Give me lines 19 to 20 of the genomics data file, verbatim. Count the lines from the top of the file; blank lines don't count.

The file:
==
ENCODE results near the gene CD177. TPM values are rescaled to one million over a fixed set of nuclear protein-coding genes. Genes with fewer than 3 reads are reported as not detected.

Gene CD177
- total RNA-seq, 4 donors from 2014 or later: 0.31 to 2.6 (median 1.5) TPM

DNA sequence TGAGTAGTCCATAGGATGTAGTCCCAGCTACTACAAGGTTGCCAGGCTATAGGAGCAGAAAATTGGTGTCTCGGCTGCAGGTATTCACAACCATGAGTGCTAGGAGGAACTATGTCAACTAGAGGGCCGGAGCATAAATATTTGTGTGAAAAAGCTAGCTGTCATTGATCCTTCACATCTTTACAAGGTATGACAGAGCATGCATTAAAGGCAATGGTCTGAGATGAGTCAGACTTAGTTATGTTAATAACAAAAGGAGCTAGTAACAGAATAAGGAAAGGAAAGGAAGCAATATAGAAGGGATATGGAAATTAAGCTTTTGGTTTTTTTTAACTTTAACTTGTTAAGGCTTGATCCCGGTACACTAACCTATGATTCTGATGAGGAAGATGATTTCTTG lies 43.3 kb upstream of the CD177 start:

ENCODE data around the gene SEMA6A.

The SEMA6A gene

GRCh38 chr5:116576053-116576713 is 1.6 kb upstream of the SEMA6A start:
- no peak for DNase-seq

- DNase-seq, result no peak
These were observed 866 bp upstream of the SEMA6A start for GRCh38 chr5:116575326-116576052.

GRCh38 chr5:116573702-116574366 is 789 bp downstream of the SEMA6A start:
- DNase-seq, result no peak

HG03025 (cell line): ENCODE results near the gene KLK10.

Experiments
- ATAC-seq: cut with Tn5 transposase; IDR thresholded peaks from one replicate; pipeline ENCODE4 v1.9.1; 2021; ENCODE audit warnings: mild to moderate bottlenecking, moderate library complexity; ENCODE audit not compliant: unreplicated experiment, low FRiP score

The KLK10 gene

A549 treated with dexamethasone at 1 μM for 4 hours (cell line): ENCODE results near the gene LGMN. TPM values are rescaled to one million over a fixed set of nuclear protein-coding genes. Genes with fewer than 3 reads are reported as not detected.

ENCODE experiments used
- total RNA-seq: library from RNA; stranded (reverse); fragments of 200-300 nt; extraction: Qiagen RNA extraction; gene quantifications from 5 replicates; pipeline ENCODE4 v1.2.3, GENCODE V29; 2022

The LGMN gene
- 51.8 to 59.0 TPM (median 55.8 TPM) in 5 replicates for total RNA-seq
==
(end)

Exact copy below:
- total RNA-seq: library from RNA; stranded (reverse); fragments of 200-300 nt; extraction: Qiagen RNA extraction; gene quantifications from 5 replicates; pipeline ENCODE4 v1.2.3, GENCODE V29; 2022

The LGMN gene